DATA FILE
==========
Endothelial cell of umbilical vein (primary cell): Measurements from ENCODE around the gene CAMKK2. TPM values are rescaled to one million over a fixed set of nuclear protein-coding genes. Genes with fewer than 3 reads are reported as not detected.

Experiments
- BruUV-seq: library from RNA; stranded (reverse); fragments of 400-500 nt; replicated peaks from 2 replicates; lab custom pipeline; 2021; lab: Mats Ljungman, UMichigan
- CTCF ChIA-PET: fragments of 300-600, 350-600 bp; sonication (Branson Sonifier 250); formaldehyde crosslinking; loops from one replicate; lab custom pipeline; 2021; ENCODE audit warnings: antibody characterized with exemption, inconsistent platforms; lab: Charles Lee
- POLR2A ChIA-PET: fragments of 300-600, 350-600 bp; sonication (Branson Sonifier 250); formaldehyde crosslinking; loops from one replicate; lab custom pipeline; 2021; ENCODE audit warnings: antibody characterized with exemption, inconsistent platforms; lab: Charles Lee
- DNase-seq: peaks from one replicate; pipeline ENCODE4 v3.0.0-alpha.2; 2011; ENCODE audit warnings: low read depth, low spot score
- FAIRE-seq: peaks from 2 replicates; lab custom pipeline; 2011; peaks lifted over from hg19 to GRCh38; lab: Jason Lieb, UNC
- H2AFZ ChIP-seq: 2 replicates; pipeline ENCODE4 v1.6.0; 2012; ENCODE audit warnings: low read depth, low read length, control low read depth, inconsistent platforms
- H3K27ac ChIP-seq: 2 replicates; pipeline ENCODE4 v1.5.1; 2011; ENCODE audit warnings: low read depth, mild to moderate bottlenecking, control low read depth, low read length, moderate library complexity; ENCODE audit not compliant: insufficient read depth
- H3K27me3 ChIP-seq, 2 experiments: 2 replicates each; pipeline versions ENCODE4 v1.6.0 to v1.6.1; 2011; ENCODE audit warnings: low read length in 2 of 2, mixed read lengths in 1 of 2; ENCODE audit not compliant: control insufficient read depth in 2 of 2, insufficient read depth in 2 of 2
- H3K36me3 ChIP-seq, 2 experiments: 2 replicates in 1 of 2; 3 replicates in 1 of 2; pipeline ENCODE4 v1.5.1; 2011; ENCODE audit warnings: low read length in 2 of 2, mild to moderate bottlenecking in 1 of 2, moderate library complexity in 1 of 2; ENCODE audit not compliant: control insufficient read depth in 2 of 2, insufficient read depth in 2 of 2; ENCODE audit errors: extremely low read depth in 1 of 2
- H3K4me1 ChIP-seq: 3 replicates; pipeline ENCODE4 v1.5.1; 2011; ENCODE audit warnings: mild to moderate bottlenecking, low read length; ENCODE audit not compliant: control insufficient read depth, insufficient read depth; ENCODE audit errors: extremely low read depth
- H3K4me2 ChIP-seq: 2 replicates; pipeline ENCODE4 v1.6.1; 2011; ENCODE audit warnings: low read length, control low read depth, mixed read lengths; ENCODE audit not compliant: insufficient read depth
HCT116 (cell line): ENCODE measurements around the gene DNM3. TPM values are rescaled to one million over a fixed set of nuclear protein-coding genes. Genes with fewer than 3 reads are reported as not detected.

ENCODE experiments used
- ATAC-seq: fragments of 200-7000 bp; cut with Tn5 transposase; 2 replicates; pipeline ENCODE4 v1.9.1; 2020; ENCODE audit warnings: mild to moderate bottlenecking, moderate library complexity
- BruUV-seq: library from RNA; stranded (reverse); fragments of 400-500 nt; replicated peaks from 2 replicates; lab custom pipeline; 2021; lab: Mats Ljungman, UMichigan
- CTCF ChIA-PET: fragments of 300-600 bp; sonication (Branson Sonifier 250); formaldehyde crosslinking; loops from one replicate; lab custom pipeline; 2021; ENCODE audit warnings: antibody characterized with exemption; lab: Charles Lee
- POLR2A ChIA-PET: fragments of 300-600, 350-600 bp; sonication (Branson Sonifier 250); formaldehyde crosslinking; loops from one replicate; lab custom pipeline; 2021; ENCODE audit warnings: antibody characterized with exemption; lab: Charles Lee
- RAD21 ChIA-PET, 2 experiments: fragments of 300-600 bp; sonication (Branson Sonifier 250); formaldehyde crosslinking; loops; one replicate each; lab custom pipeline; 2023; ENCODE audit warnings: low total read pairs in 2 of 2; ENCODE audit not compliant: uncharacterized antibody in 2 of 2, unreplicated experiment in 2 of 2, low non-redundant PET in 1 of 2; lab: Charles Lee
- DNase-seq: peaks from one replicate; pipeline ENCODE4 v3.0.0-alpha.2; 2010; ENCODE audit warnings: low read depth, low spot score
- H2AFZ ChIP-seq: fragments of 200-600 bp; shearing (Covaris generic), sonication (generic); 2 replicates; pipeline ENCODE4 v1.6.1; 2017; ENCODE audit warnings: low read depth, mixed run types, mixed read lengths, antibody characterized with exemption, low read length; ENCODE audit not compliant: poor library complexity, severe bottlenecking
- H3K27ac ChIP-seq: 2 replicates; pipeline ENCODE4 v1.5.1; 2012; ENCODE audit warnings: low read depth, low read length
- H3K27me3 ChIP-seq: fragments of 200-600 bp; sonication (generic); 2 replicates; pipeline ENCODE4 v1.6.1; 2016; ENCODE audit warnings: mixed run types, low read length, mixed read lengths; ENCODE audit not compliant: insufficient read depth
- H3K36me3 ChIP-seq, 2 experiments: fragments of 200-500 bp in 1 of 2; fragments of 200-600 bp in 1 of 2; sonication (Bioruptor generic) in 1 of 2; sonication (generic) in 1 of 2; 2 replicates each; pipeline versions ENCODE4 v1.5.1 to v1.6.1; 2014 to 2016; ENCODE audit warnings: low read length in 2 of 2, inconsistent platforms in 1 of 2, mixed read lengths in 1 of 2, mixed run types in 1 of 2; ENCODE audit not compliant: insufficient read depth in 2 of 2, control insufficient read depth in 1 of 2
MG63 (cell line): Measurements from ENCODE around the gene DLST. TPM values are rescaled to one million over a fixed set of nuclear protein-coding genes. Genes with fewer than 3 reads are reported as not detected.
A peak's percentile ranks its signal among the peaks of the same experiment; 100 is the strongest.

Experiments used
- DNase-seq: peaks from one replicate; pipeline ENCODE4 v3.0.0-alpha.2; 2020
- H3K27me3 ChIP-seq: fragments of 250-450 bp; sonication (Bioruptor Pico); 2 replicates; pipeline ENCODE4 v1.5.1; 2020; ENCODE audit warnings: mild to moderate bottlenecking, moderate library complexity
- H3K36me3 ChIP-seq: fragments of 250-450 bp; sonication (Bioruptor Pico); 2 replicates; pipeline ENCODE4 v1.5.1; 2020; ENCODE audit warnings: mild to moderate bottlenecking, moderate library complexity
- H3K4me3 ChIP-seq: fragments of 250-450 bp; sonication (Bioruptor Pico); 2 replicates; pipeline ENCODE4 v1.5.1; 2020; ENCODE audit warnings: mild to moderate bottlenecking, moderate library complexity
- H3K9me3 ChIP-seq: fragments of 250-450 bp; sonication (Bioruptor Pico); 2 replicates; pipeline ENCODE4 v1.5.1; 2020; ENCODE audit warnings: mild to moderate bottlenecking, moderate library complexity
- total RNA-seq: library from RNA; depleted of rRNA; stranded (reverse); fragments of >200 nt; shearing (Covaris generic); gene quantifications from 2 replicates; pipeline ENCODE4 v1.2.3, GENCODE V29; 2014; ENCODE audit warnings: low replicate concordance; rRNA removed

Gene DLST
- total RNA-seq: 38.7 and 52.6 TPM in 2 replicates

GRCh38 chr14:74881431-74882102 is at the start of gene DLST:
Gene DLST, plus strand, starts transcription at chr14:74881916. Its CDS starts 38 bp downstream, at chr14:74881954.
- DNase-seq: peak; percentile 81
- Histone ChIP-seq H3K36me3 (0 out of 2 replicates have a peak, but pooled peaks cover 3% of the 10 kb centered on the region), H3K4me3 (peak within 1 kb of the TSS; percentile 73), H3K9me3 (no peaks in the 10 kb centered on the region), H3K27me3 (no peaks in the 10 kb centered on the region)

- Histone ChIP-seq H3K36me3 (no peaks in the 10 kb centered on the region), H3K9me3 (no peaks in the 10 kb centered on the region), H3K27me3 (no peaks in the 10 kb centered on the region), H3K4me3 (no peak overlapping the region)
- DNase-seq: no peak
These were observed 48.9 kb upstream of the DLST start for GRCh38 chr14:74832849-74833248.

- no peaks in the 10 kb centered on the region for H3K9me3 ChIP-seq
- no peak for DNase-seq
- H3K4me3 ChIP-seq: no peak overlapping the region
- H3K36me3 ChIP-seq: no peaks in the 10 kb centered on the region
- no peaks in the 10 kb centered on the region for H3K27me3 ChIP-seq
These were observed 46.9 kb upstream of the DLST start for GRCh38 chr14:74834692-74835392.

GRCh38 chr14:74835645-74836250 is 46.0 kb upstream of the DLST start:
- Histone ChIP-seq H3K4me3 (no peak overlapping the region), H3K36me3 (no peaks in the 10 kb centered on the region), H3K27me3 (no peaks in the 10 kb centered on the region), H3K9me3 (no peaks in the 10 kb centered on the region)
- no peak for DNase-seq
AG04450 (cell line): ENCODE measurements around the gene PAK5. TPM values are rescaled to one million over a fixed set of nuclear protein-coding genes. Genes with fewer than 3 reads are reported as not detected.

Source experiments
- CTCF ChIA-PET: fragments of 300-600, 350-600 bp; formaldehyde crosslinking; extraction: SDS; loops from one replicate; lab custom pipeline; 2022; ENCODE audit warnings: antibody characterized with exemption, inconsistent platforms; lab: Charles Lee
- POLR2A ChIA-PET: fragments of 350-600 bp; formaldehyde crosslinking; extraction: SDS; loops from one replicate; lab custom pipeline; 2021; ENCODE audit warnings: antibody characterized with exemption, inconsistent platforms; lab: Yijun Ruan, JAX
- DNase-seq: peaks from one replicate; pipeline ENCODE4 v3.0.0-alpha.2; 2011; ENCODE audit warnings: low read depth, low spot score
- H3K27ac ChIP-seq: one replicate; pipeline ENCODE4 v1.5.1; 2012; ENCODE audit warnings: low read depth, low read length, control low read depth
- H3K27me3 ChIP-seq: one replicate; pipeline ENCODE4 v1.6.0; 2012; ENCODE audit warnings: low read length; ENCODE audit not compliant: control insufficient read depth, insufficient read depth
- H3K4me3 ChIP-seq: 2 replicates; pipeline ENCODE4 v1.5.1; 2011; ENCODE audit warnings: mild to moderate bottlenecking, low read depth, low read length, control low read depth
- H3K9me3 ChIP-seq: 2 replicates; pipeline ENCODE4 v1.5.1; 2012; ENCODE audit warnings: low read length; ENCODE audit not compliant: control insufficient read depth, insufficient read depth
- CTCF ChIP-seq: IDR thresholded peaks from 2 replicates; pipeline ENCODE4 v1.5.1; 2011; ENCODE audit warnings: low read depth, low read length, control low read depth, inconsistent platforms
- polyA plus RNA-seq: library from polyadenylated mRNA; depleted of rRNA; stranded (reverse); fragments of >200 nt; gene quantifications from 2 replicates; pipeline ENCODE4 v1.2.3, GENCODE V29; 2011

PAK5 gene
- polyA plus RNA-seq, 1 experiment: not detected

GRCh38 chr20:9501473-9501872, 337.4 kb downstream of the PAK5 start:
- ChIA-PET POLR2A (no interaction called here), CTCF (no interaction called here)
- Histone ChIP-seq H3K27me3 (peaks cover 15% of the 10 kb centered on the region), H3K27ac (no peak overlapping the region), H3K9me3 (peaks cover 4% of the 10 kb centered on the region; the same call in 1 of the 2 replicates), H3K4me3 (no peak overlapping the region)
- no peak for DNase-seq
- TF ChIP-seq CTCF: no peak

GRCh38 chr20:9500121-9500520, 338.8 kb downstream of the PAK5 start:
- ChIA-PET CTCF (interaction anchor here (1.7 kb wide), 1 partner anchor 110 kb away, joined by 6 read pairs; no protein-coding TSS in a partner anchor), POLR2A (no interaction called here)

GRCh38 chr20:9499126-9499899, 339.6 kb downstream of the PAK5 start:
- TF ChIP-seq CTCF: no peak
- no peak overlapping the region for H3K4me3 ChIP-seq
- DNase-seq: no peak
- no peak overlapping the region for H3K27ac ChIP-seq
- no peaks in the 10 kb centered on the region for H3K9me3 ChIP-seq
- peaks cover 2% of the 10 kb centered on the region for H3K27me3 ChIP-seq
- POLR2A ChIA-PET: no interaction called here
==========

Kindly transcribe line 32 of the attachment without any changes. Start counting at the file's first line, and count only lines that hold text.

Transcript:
- H3K4me3 ChIP-seq: fragments of 250-450 bp; sonication (Bioruptor Pico); 2 replicates; pipeline ENCODE4 v1.5.1; 2020; ENCODE audit warnings: mild to moderate bottlenecking, moderate library complexity